Monday, June 27, 2011

How to Cut Down Your Debt

Like many Americans today, I had a ton of debt that seemed to pile on month after month. Between credit cards, car payments, and the like, my debt situation seemed hopeless. I had one Visa card with a $1,250 balance and another with $5,000. I also had a MasterCard with a $1,250 balance and a Discover Card with around $2,500. Then I decided to take steps to eliminate my debt without having to make more money.
The method I used was not rocket science, and anyone can duplicate my success with just a little sacrifice and discipline. Here's what I did to all but eliminate my debt within one year.

Decide What Is Necessary

This is the discipline part I was talking about. When you make up your mind that you want to wipe out debt, then you have to have discipline. This starts with taking a hard look at what you have and what you want to get and then deciding what is really a necessity.
For me, this meant cutting out coffee shops in the morning and making my own cup of joe. I saved about $4 per day or $28 per week, for a total of $1,456 a year. I used this to pay off the $1,250 balance on my Visa and even had a couple of bucks to spare.
Others might decide to brown-bag it instead of buying lunch every day. You could also save if you spend $5 for lunch at the store instead of $9 for lunch at a restaurant.

Downgrade Where Possible

My wife and I went from being a two-car family to a one-car family. We sold the car that had payments and kept the one that was paid off. As our car payment was $450 per month that meant we saved an astounding $5,400 in one year. Include the money we saved on insurance at $70 per month or $840 per year, plus what we saved on gasoline at $25 per week or $1,300 per year. In total our downgrade saved us $7,540 for the year. Goodbye Visa Card No. 2 and Discover Card!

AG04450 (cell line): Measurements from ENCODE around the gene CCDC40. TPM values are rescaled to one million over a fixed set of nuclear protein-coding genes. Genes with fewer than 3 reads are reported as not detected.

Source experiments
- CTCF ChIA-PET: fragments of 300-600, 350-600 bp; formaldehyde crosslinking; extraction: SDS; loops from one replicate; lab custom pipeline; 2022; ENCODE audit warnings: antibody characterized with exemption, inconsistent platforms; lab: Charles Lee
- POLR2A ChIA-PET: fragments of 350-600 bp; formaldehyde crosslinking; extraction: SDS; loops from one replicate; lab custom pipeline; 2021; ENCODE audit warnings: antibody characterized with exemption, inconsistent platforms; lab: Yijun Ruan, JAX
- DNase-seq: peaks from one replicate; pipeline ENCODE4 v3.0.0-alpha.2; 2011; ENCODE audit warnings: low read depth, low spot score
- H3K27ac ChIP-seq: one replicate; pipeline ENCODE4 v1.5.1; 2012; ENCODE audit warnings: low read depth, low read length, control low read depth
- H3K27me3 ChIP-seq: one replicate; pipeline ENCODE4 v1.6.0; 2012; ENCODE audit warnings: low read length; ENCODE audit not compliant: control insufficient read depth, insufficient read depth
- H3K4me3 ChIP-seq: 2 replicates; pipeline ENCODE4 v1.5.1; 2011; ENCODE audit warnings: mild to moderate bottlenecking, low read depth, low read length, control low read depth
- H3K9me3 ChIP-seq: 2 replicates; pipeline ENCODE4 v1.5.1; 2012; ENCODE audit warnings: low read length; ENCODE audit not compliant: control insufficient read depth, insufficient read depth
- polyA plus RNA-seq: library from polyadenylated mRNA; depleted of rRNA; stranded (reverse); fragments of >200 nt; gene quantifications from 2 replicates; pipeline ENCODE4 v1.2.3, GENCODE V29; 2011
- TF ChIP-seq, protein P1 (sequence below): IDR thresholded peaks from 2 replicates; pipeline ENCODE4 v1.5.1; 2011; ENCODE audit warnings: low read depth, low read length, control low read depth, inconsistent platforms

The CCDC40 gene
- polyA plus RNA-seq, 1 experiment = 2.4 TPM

While this was an inconvenience, it saved us tremendous amounts of money each month that we then applied to our debt. We now have two cars again, and both are paid in full.

Cash Is King

My new favorite saying is, "If I don't have enough cash to get something I want, then I don't need it." This can be hard as credit cards allow you to make purchases that you otherwise wouldn't be able to. However, this will catch up with you, and then what good is a house full of material items?

Not Always Top of the Line

You don't always have to have the best of the best. My cell phone is nice, but not too nice. I also ended my long-term contract with a major cell carrier and now use a prepay service. While my phone doesn't do all the latest and greatest things, it still makes calls and texts, which is really all I use it for anyway. Besides, not having the "newest and greatest" cell phone is saving me over $80 per month or $960 per year. That was nearly enough to pay off my MasterCard.
When cutting debt you need to decide what is important. With a little sacrifice and discipline, I have been able to get rid of almost all my debt in one year's time and sock away a few bucks. At the end of the year I paid off $9,956 of debt. Now, I use my credit cards only to secure a hotel room or a car rental, and I've learned the value of what is important over what is wanted. Even though I did this without making any additional money, it feels like I make more since I actually get to keep some of it now.

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